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Visual Editions: Great Looking Stories Within Reach

By (March 22, 2014) No Comment

VE5_WhereYouAre_HeroDesign within reach is a great concept. But the definition of “reach” isn’t exactly a fixed quality; even on our best days, most of us aren’t LeBron James. So it’s good for everyone when nice things are priced nicely—you don’t expect to be able to buy a new sofa with change gleaned from the cushions of the old one, but a beautiful book is one of the small consumer pleasures in life. Or at least that’s how it ought to be. High-end books are expensive to produce, granted, but often the markup goes beyond production costs to reflect a handpicked audience, one of which you and I are probably—although I suppose it’s not my place to make wild guesses about the tax brackets of my readers—not part.

A case in point would be a sharp new limited-run boxed book, The Brownsville Boys: Jewish Gangsters of Murder, Inc.. Coffee table-sized, thick with color etchings of famous Jewish gangsters and text by a crime scholar from the John Jay College of Criminal Justice, it’s just the kind of thing to make my heart beat a little faster, a book I might want to treat myself to sometime. Except, that is, for the fact that it costs a cool $4,200. And while I understand that production values here are high, and the publisher, Two Ponds Press, out of Maine, is something of a boutique house. Still, this is not a book, as it turns out, for the likes of me. Or anyone else I know.

Which is why it’s good to hear about publishers like Visual Editions, a London-based collective dedicated to making innovative, beautiful, affordable books. In the four years since designers Anna Gerber and Britt Iversen founded Visual Editions, they’ve produced some truly lovely work. Recent books include Jonathan Safran Foer’s Tree of Codes, a die-cut physical repurposing of Bruno Schulz’s The Street of Crocodiles; Marc Saporta’s Composition No. 1, an unbound book whose pages can be read in any order—which has also become an innovative iPad app—and my favorite, given my delight in countermapping of all kinds, Where You Are. This last explores the realm of personal mapmaking in a set of boxed, individually bound maps and essays by the likes of Alain de Botton, Tao Lin, Leanne Shapton, Geoff Dyer, and Denis Wood, author of countermapping ur-text The Power of Maps.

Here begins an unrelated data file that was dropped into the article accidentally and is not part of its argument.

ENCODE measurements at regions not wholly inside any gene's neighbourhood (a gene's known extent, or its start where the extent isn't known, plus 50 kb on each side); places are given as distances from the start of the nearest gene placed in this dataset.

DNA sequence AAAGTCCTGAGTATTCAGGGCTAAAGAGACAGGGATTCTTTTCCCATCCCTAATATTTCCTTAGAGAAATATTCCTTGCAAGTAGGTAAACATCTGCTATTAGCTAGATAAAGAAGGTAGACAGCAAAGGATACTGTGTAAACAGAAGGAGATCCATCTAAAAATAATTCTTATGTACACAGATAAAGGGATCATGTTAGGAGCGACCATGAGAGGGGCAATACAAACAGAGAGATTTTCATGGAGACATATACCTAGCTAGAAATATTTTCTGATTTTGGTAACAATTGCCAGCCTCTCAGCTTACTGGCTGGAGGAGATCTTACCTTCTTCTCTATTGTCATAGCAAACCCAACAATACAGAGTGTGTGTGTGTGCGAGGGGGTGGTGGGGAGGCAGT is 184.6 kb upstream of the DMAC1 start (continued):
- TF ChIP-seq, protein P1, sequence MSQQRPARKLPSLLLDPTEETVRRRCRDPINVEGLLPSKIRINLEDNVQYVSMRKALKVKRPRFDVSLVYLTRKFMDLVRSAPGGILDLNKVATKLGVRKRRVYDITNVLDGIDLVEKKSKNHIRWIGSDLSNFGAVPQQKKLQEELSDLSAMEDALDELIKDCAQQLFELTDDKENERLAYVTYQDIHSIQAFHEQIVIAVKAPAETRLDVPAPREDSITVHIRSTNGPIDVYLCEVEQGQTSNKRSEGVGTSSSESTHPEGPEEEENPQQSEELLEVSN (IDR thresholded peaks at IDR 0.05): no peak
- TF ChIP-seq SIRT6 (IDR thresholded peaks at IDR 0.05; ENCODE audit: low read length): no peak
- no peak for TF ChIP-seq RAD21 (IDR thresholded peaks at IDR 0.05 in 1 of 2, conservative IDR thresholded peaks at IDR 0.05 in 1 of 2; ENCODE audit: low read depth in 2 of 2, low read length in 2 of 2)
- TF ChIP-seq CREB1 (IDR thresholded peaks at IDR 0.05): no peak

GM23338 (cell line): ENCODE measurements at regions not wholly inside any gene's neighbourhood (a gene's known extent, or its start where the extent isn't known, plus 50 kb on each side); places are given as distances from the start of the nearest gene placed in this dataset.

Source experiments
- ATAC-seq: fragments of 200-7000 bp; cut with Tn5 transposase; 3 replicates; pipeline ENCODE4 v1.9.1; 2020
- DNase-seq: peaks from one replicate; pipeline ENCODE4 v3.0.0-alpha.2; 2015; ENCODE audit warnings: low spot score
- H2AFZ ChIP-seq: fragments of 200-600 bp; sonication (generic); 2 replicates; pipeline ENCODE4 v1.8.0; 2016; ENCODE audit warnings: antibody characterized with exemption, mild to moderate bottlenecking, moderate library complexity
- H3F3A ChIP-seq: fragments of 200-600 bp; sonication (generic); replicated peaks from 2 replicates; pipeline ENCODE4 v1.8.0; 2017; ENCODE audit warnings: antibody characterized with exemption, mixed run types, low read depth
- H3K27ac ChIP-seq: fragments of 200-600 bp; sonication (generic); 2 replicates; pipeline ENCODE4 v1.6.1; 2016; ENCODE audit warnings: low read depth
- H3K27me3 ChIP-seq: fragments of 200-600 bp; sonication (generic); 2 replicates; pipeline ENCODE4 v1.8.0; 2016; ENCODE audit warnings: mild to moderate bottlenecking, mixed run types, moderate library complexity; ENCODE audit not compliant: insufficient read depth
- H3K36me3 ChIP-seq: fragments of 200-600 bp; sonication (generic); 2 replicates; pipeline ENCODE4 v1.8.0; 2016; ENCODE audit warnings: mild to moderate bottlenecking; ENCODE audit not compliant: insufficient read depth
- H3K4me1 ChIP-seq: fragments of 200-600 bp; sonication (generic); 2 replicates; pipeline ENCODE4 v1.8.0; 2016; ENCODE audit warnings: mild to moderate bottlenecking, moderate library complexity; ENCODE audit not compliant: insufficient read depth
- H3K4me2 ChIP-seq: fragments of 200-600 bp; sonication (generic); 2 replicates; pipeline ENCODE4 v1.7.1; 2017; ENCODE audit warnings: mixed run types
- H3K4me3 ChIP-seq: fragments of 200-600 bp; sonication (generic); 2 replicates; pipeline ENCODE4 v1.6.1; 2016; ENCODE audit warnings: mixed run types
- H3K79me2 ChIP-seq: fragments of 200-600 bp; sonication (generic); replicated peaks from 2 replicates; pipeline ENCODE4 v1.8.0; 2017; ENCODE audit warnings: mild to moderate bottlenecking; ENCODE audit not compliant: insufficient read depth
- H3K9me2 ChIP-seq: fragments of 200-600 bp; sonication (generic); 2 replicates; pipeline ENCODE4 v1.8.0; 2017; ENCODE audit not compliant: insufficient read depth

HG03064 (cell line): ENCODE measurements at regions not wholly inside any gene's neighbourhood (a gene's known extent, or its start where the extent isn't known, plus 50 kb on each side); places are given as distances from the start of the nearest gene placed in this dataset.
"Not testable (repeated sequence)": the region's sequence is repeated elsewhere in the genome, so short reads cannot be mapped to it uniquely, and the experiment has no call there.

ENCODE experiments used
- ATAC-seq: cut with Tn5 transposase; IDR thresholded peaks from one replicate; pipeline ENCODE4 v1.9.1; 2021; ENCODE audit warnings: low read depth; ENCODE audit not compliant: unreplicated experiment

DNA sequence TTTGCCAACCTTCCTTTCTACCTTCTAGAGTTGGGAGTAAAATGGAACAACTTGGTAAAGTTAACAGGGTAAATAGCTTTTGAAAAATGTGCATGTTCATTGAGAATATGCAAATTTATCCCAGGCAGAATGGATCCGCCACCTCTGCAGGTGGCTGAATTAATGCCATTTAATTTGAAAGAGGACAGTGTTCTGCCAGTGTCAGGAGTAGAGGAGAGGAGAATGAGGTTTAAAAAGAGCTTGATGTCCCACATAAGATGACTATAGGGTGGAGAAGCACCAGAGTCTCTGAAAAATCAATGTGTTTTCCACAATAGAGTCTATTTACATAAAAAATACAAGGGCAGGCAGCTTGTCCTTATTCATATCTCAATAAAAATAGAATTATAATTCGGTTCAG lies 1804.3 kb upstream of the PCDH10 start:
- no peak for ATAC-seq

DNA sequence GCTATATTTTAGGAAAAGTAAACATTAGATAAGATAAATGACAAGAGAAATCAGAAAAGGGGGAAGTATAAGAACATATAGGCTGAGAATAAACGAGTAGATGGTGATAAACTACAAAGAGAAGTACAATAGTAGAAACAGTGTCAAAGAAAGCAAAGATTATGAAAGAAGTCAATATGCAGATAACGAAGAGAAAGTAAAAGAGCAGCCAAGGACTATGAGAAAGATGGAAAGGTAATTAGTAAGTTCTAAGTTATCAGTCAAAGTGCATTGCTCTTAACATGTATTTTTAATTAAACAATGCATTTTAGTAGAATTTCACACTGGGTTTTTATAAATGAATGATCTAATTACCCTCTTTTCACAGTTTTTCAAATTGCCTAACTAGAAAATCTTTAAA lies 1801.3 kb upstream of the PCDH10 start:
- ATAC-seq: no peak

The books put together by Visual Editions, its writers, and its designers are wildly different from one another, but all are concerned with the ways it’s possible to play with the interface of words and images:

When we think of visual writing, we think about the visuals feeding into and adding to the storytelling as much as the words on the page do. We also like to make sure that the visuals aren’t gimmicky, purely decorative or extraneous, but are key to the story they are telling. And without them, that story would be something altogether different.

The prices are as important as the concepts: most of the work will run you $25 to $40 U.S., with Where You Are just tipping the scales at $50. That’s still within the range of the possible, and even—for those of us so inclined—the probable, no matter what our reach.

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